|| ||Al Viro <viro-AT-ZenIV.linux.org.uk> |
|| ||Nick Piggin <npiggin-AT-kernel.dk> |
|| ||Re: Inode Lock Scalability V7 (was V6) |
|| ||Fri, 22 Oct 2010 03:20:10 +0100|
|| ||Dave Chinner <david-AT-fromorbit.com>, linux-fsdevel-AT-vger.kernel.org,
|| ||Article, Thread
On Fri, Oct 22, 2010 at 11:45:40AM +1100, Nick Piggin wrote:
> No you didn't make these points to me over the past couple of weeks.
> Specifically, do you agree or disagree about these points:
> - introducing new concurrency situations from not having a single lock
> for an inode's icache state is a negative?
> And I have kept saying I would welcome your idea to reduce i_lock width
> in a small incremental patch. I still haven't figured out quite what
> is so important that can't be achieved in simpler ways (like rcu, or
> using a seperate inode lock).
No, it's not a small incremental. It's your locking order being wrong;
the natural one is
[hash, wb, sb] > ->i_lock > [lru]
and that's one hell of a difference compared to what you are doing.
* iput_final() should happen under ->i_lock
* if it leaves the inode alive, that's it; we can put it on LRU list
since lru lock nests inside ->i_lock
* if it decides to kill the inode, it sets I_FREEING or I_WILL_FREE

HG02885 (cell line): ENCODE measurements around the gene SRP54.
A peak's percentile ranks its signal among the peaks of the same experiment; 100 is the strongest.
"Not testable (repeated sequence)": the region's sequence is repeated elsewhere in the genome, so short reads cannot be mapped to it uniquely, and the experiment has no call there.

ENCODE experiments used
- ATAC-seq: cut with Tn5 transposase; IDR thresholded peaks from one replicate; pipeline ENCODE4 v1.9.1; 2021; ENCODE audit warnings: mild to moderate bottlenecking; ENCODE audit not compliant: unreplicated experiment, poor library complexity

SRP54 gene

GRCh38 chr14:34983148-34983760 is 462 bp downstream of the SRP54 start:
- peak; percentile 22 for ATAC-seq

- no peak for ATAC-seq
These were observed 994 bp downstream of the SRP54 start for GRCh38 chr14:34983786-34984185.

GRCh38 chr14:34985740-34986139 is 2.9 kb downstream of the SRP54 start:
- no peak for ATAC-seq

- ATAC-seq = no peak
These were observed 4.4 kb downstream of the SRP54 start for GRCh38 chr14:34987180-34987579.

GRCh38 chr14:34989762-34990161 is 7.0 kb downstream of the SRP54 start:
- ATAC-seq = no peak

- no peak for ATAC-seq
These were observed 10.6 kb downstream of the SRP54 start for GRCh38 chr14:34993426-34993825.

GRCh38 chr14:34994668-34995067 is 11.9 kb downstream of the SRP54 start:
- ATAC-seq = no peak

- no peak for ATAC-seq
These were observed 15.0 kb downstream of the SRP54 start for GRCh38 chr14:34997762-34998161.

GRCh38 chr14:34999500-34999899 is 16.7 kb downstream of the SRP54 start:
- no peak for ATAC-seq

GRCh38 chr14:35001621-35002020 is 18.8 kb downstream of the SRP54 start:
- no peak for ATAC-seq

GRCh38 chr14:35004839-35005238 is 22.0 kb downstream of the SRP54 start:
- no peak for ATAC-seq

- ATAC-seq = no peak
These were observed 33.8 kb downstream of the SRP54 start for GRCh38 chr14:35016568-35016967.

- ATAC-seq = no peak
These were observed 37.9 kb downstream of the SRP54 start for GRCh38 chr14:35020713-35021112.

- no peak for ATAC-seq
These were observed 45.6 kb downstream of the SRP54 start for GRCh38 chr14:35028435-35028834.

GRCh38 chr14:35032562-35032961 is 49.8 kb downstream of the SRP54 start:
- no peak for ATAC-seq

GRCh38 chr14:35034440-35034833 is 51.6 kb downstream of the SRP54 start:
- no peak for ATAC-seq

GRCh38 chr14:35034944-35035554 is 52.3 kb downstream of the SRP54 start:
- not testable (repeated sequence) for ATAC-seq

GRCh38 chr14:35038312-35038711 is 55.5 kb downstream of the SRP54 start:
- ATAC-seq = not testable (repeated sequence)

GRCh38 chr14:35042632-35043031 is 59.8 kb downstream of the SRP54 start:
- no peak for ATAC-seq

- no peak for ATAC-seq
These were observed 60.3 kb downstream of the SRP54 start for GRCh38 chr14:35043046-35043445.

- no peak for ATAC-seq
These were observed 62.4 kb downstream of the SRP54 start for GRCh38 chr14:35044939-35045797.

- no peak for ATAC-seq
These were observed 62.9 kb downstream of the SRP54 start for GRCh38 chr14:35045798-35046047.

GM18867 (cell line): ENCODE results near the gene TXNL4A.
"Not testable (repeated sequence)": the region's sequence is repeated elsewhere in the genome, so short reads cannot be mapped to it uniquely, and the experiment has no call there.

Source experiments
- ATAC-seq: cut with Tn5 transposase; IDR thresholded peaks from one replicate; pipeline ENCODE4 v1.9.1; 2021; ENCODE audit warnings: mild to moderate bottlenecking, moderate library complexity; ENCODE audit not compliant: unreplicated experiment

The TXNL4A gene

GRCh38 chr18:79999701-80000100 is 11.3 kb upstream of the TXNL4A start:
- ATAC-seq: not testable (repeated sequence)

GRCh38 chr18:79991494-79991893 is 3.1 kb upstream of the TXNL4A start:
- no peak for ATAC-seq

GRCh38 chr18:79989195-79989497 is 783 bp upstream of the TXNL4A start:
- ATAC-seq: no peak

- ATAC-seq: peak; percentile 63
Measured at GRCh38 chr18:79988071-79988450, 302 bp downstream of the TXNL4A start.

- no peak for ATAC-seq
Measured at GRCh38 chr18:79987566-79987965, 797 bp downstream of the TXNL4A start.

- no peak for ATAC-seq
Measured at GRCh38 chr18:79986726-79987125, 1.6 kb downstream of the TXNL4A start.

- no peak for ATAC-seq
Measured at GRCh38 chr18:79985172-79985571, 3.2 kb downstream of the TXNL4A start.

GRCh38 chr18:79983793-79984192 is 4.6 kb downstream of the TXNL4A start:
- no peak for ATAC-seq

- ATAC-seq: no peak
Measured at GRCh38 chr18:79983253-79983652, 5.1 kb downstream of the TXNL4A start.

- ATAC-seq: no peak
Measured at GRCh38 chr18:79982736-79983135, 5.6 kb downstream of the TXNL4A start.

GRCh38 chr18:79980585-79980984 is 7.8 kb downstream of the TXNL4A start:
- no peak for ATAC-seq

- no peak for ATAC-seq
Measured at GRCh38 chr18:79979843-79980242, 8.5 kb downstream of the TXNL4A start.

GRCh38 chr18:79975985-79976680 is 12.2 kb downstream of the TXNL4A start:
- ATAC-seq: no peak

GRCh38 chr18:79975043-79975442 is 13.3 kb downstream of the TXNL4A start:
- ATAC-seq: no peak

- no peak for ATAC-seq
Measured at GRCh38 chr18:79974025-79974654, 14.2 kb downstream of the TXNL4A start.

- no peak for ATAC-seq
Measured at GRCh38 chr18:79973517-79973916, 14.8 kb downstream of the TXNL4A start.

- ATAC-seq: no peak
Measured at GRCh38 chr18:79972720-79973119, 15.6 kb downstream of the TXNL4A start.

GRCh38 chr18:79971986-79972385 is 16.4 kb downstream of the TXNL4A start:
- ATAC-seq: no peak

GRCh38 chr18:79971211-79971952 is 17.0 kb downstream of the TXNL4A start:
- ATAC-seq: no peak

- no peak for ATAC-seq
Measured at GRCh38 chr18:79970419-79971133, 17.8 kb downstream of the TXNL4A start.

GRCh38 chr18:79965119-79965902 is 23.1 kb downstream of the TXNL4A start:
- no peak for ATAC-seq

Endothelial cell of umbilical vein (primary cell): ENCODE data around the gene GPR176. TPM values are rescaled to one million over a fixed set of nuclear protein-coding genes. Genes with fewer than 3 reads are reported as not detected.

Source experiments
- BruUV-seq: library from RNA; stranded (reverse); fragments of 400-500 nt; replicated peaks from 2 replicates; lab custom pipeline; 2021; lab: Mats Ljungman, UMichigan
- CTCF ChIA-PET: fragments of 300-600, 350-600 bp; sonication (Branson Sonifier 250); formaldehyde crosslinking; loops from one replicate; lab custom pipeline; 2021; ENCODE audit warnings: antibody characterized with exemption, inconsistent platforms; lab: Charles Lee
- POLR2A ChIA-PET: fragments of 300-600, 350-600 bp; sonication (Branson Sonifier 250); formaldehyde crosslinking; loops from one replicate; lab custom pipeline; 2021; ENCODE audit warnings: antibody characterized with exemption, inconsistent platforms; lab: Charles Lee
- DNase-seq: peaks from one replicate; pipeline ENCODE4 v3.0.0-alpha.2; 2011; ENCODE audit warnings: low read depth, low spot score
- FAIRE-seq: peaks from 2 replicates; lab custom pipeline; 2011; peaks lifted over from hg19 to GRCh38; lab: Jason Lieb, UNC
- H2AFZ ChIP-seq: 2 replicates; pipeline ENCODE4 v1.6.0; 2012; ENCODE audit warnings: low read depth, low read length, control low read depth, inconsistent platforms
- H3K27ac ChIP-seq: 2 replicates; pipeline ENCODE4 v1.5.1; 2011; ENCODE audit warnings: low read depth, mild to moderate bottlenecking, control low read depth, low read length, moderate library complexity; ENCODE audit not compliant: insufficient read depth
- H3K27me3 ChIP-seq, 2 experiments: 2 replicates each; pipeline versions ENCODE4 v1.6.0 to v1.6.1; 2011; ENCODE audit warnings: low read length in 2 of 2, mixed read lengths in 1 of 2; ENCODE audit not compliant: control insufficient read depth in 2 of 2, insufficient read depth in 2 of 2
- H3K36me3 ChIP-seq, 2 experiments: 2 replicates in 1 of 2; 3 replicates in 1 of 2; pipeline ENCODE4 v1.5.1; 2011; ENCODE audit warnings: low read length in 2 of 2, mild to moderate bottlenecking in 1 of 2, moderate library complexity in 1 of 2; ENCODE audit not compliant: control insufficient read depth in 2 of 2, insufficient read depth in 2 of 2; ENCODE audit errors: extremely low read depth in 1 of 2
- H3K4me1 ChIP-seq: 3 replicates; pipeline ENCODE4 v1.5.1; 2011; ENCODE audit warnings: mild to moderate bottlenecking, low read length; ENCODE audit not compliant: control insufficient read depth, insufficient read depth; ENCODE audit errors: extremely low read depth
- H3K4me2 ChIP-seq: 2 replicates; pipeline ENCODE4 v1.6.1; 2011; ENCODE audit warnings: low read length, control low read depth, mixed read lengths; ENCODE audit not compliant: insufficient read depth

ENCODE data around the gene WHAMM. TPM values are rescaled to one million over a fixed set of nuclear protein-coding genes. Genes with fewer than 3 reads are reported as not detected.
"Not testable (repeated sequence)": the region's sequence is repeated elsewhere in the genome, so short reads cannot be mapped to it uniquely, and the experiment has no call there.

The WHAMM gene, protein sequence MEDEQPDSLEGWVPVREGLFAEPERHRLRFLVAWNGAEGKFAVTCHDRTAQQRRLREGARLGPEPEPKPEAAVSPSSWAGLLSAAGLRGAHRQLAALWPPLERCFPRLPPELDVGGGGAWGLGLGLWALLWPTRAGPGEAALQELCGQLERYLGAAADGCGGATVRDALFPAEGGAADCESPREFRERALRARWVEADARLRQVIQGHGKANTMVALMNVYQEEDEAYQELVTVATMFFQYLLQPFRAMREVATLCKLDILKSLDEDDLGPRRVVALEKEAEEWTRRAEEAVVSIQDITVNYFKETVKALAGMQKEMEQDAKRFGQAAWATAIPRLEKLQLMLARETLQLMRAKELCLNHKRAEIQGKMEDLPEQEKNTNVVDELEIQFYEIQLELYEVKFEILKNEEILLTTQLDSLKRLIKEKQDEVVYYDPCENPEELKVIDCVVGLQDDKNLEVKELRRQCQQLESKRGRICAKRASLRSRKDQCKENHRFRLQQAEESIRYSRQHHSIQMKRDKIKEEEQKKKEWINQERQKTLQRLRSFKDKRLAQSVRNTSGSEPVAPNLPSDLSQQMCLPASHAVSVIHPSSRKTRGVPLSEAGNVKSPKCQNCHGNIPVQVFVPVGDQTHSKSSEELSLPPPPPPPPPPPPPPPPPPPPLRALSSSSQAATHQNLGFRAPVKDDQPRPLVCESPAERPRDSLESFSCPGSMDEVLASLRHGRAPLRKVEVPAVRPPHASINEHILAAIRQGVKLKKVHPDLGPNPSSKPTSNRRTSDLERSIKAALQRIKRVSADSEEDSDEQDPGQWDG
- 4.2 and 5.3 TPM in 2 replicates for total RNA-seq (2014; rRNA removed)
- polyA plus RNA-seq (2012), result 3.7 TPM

before dropping ->i_lock. Once that's done, the inode is ours and nobody
will pick it through the lists. We can release ->i_lock and then do what's
* accesses of ->i_state are under ->i_lock, including the switchover
from I_WILL_FREE to I_FREEING
* walkers of the sb, wb and hash lists can grab ->i_lock at will;
it nests inside their locks.
* prune_icache() grabs lru lock, then trylocks ->i_lock on the
first element. If trylock fails, we just give inode another spin through
the list by moving it to the tail; if it doesn't, we are holding ->i_lock
and can proceed safely.
What you seem to miss is that there are very few places accessing inode through
the lists (i.e. via pointers that do not contribute to refcount) and absolute
majority already checks for I_FREEING/I_WILL_FREE, refusing to pick such
inodes. It's not an accidental subtle property of the code, it's bloody
As I've said, I've no religious problems with trylocks; we *do* need them for
prune_icache() to get a sane locking scheme. But the way you put ->i_lock on
the top of hierarchy is simply wrong.
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